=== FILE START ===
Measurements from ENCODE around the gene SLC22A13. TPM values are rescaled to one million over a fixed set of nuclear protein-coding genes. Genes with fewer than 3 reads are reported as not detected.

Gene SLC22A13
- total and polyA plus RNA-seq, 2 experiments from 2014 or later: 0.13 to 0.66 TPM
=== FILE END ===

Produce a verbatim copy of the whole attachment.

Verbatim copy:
Measurements from ENCODE around the gene SLC22A13. TPM values are rescaled to one million over a fixed set of nuclear protein-coding genes. Genes with fewer than 3 reads are reported as not detected.

Gene SLC22A13
- total and polyA plus RNA-seq, 2 experiments from 2014 or later: 0.13 to 0.66 TPM